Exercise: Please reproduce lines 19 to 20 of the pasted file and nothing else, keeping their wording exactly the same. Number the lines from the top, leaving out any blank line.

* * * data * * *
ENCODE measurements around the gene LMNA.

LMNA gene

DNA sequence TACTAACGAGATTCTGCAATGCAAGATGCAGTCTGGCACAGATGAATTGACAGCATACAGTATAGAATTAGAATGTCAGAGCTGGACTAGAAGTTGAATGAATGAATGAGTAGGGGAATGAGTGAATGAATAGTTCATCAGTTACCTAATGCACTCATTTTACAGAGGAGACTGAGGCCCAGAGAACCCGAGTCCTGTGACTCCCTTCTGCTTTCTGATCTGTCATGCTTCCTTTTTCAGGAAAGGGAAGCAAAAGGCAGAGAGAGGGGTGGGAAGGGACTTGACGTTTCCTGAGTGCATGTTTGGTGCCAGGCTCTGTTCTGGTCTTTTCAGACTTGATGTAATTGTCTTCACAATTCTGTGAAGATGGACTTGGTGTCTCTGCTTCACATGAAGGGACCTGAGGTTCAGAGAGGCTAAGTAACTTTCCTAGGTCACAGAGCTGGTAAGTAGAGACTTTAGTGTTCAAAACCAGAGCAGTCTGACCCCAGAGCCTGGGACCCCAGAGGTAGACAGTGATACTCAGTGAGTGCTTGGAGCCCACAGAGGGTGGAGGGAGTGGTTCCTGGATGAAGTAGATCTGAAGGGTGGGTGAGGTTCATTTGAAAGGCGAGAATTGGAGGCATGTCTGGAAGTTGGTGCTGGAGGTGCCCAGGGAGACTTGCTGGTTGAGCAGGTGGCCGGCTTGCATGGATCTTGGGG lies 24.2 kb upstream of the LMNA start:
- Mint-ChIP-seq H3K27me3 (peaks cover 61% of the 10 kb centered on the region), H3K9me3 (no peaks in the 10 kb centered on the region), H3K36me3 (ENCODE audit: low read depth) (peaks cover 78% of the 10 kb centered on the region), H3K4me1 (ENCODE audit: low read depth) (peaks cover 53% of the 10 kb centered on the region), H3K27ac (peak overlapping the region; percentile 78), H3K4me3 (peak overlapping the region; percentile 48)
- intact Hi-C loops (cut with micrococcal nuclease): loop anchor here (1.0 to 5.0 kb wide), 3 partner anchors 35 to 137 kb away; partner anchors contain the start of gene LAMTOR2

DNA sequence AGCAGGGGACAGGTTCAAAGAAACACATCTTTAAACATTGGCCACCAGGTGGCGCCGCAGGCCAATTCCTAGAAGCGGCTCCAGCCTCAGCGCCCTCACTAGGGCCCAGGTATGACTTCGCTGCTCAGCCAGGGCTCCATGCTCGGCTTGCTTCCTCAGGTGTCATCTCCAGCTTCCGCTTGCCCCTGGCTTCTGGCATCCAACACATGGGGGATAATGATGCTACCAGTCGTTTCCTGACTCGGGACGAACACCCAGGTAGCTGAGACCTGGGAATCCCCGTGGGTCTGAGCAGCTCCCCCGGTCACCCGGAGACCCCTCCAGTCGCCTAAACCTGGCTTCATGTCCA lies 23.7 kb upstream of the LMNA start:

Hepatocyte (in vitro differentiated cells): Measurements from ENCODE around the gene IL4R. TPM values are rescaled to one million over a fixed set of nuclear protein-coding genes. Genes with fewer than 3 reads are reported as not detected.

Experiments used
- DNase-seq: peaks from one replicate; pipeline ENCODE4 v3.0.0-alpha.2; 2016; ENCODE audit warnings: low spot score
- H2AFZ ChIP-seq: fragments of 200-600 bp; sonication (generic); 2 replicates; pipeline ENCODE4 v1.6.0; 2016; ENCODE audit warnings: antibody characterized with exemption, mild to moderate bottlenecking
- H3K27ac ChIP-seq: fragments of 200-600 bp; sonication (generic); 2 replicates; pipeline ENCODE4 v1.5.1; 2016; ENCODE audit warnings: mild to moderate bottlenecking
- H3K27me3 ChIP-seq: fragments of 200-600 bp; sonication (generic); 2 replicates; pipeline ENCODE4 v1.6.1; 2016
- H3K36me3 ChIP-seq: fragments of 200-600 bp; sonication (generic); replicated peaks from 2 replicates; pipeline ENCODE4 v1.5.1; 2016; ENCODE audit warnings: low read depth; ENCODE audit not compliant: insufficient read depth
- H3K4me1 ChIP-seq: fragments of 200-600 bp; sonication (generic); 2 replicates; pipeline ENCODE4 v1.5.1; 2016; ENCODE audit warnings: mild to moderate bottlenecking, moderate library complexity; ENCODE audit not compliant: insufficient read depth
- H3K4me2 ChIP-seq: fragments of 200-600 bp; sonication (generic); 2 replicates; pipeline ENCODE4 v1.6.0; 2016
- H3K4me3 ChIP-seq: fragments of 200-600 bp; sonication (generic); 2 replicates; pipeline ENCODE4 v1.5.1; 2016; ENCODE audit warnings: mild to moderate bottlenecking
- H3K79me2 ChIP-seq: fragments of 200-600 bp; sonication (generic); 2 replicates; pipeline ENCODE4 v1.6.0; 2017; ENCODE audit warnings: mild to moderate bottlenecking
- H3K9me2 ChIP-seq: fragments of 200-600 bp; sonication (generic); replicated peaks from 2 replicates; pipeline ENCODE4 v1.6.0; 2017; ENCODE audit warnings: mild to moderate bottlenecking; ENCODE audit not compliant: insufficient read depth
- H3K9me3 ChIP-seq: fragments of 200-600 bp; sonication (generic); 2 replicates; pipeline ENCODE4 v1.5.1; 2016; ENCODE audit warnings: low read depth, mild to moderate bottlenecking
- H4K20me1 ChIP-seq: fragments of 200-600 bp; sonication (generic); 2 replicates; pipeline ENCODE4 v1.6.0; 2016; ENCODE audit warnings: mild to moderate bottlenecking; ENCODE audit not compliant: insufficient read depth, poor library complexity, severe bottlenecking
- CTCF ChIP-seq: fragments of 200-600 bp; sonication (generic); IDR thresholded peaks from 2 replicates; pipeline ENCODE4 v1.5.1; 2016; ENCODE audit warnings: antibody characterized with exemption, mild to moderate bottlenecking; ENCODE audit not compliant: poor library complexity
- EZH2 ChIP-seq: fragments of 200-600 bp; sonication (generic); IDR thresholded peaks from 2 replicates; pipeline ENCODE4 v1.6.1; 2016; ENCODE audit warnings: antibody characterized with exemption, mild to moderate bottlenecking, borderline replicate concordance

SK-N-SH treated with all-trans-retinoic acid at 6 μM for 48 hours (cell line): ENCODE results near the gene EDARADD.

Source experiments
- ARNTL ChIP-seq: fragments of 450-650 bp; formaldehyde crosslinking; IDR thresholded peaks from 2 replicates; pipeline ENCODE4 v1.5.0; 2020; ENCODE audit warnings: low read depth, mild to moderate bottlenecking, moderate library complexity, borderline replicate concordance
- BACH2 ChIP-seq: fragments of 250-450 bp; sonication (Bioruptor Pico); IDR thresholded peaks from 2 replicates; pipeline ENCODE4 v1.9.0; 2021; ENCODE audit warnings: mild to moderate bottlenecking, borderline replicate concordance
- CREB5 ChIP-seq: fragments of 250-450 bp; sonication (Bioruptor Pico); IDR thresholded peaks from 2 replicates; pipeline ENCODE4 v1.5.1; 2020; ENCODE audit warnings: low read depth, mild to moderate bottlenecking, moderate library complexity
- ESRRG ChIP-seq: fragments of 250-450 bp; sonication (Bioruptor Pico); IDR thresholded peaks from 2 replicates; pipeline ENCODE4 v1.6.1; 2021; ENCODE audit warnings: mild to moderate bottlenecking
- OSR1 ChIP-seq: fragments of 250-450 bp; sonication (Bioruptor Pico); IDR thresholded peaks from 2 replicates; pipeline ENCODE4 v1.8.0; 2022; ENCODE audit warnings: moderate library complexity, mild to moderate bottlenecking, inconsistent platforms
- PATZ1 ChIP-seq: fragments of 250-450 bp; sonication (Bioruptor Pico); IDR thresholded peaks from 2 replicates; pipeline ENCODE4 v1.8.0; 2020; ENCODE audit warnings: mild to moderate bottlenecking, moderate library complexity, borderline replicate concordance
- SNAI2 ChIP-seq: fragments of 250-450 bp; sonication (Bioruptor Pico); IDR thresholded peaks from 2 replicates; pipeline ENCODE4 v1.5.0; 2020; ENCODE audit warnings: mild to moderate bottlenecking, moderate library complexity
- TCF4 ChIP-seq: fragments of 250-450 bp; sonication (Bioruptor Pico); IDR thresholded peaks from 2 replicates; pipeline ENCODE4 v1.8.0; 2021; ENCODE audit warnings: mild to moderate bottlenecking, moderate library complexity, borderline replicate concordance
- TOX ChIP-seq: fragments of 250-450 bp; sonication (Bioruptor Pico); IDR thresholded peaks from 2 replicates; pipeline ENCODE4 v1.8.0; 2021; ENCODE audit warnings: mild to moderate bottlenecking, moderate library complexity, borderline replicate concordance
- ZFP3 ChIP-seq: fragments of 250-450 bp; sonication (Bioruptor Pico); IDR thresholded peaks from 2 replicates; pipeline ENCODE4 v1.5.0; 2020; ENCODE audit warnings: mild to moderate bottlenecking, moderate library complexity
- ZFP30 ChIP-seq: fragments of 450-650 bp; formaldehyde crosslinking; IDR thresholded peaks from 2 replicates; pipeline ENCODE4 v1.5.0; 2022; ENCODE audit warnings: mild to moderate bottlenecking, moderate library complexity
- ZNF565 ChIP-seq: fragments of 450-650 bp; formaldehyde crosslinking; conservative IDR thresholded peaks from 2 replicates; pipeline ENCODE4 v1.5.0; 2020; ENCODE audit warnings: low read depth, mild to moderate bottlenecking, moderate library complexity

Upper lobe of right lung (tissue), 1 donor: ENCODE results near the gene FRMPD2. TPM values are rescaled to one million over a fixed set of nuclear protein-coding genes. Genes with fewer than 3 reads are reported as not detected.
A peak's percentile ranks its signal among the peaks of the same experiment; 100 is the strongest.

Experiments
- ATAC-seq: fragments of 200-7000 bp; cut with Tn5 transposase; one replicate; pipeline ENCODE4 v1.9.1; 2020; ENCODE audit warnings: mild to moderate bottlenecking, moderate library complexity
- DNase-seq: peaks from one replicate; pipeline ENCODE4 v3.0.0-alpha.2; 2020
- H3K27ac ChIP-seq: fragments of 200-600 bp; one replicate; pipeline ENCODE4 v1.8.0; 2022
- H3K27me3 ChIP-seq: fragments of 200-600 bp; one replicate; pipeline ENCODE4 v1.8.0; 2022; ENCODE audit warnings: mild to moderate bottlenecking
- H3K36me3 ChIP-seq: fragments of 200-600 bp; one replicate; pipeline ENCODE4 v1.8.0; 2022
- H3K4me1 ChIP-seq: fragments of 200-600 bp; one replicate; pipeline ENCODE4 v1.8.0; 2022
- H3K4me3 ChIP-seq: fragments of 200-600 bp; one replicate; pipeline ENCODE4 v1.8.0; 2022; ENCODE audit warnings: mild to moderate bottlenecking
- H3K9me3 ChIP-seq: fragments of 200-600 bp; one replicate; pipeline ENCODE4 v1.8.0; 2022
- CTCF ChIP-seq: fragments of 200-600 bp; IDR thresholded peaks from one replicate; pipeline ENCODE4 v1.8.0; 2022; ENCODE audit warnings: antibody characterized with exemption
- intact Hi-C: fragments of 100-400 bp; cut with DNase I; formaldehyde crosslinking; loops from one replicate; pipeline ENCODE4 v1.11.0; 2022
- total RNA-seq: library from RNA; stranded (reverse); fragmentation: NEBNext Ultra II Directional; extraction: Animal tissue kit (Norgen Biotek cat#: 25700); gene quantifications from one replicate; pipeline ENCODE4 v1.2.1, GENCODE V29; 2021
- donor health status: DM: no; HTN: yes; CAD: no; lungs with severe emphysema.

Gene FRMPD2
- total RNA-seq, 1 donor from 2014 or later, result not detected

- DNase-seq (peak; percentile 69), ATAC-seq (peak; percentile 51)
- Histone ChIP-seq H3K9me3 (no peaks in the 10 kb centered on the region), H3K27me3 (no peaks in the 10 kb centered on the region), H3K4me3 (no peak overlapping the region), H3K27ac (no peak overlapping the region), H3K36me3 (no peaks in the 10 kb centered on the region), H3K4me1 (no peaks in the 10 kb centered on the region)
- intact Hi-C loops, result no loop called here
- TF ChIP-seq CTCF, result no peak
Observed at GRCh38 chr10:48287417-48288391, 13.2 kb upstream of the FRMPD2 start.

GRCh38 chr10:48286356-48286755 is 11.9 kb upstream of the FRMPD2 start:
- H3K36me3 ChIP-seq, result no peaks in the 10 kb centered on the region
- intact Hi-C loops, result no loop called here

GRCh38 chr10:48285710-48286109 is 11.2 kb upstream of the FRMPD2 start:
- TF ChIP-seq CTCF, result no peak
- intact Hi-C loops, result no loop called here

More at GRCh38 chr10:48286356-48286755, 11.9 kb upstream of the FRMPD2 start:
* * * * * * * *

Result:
- H3K9me3 ChIP-seq: fragments of 200-600 bp; sonication (generic); 2 replicates; pipeline ENCODE4 v1.5.1; 2016; ENCODE audit warnings: low read depth, mild to moderate bottlenecking
- H4K20me1 ChIP-seq: fragments of 200-600 bp; sonication (generic); 2 replicates; pipeline ENCODE4 v1.6.0; 2016; ENCODE audit warnings: mild to moderate bottlenecking; ENCODE audit not compliant: insufficient read depth, poor library complexity, severe bottlenecking